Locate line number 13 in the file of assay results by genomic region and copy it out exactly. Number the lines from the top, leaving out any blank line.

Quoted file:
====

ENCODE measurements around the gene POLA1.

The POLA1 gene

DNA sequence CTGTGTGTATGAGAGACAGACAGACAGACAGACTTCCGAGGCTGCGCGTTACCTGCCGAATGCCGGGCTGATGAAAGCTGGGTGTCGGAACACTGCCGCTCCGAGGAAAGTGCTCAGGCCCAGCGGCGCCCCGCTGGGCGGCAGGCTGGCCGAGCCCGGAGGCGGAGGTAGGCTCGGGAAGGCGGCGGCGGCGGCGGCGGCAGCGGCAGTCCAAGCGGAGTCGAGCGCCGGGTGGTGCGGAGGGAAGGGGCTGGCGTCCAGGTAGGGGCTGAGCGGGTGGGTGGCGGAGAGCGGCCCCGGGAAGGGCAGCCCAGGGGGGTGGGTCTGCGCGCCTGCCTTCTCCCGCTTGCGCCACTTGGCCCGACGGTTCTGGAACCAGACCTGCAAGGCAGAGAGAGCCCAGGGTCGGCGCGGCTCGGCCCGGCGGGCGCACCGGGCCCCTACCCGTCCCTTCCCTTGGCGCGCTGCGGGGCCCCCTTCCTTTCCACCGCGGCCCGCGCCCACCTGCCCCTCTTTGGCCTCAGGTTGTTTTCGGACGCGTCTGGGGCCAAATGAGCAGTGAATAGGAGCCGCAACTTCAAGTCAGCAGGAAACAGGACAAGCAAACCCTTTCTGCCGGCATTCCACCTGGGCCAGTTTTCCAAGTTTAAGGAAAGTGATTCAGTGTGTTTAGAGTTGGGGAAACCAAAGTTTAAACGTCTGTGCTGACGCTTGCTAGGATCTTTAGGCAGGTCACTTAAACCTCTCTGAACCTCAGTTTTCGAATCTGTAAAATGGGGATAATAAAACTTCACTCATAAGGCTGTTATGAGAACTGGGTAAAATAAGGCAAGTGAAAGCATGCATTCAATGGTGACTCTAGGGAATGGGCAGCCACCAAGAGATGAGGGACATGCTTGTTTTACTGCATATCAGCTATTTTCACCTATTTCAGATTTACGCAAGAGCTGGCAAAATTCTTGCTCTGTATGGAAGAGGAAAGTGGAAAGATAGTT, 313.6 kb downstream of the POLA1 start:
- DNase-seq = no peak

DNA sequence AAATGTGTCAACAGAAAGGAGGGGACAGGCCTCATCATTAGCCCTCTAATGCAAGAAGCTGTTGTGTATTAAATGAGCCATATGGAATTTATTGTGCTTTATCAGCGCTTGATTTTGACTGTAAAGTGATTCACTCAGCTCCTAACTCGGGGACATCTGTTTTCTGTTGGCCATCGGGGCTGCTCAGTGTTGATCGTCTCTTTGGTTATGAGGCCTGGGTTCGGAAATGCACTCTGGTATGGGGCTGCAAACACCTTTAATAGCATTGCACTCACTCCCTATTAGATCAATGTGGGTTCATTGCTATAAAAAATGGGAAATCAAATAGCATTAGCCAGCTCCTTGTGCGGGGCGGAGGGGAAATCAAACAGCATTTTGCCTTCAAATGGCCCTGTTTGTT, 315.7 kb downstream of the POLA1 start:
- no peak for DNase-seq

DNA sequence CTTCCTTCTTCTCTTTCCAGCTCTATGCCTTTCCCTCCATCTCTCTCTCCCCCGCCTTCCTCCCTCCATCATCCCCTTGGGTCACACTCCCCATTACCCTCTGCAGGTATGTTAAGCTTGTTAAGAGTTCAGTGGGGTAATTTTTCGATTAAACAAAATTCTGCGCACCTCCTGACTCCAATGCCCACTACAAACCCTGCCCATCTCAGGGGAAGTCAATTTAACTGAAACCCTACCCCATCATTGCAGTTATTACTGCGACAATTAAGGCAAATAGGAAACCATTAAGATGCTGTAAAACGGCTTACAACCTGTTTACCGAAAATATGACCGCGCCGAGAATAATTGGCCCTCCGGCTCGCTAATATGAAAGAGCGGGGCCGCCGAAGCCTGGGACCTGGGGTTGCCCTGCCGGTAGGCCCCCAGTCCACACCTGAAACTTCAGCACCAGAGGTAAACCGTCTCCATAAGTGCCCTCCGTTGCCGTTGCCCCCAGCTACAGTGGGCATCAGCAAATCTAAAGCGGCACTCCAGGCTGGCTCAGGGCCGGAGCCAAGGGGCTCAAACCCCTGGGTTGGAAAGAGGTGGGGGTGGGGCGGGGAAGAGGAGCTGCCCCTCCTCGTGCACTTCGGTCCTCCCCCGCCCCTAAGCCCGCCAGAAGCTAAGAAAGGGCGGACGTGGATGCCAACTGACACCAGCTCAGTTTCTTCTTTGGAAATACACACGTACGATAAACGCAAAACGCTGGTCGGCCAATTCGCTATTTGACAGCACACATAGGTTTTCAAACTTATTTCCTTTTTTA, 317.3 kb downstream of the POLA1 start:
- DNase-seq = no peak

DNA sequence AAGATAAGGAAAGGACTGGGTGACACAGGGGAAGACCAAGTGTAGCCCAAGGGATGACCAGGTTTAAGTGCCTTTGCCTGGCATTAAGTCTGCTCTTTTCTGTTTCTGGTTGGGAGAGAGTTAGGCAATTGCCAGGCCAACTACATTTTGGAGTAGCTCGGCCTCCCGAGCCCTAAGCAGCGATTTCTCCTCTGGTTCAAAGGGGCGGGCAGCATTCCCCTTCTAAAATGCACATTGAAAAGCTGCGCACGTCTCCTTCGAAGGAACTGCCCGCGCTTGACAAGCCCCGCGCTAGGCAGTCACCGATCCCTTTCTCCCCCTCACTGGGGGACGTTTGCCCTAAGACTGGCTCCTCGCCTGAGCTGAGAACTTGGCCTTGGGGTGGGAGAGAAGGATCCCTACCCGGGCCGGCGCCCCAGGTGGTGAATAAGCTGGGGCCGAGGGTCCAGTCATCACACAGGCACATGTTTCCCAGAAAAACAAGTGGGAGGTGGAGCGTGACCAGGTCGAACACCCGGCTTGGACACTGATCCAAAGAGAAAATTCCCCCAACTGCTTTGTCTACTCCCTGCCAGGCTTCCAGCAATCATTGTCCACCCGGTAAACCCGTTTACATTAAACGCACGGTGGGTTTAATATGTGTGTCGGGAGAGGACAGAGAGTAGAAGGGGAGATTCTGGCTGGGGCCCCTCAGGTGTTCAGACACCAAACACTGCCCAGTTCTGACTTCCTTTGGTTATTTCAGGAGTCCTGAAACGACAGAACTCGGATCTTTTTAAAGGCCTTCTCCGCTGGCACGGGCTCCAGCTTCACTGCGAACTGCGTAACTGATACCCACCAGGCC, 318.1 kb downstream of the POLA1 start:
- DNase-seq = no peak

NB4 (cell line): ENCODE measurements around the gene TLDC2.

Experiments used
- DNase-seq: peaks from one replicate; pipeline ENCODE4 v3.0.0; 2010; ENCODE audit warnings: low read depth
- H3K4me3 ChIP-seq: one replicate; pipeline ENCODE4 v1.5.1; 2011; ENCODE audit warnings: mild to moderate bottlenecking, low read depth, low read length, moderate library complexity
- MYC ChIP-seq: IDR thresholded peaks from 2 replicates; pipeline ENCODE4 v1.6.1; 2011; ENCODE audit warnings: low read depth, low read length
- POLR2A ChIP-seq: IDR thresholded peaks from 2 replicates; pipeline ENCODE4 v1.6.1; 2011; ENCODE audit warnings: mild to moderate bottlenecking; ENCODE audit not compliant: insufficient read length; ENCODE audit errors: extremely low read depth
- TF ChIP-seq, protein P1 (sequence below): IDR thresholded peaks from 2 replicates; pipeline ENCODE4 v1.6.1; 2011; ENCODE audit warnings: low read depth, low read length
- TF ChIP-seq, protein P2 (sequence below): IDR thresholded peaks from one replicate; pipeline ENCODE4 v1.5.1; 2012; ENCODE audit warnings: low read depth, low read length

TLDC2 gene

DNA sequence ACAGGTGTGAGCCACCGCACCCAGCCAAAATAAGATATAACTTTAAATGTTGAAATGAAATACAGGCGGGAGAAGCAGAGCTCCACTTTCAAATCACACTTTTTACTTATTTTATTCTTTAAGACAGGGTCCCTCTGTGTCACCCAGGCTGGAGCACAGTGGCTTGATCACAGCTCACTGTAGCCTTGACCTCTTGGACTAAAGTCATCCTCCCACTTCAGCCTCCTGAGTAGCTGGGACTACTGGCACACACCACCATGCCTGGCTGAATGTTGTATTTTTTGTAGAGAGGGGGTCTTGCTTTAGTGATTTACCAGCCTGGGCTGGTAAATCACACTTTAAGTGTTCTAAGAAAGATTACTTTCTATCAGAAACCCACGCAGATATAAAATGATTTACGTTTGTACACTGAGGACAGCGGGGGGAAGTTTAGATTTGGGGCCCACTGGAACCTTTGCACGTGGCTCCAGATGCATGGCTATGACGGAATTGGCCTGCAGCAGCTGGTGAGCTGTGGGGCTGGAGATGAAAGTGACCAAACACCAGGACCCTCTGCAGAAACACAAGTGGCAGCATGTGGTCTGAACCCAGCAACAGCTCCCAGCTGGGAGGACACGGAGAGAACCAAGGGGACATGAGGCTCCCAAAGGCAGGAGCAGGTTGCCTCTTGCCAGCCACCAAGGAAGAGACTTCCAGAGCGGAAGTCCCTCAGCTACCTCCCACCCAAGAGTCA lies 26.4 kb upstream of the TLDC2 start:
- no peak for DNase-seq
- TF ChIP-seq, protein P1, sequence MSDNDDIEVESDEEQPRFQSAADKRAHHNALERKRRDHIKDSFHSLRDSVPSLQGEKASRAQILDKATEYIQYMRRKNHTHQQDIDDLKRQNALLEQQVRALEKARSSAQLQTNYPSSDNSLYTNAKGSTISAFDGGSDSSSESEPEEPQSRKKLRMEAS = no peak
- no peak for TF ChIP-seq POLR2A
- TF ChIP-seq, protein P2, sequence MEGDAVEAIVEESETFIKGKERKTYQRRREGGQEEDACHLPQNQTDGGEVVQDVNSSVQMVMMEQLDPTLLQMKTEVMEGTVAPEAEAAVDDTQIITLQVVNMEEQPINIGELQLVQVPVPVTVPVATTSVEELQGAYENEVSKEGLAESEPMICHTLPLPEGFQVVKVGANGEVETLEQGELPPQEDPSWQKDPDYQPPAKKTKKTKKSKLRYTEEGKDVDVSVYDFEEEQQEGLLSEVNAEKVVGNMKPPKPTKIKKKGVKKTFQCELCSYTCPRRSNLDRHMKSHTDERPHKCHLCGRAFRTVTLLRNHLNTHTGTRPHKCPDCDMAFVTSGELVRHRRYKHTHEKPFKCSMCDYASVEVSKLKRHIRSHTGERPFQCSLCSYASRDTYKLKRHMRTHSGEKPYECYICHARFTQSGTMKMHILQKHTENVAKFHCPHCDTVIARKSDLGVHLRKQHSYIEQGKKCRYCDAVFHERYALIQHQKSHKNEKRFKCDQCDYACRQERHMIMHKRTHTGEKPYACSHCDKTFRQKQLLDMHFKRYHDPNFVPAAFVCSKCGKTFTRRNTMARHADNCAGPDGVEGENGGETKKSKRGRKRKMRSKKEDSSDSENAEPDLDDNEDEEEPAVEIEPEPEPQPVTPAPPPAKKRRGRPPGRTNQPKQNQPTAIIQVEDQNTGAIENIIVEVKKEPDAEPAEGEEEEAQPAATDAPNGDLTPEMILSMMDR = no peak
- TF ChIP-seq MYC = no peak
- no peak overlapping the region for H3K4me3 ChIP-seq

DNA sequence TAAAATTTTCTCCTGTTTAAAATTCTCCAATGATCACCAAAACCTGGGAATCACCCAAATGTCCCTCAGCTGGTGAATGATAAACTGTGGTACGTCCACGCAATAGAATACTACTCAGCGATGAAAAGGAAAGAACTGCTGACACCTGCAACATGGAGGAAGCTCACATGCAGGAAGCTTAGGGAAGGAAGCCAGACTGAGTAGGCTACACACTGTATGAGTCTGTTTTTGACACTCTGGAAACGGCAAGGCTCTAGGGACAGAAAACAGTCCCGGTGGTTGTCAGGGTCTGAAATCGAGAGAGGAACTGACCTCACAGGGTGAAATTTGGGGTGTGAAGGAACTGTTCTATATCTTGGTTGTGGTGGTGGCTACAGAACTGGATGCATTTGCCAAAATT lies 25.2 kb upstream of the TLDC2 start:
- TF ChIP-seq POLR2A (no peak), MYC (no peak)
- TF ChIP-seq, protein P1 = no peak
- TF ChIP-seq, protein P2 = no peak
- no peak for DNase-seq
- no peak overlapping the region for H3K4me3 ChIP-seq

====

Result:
- DNase-seq: peaks from one replicate; pipeline ENCODE4 v3.0.0; 2010; ENCODE audit warnings: low read depth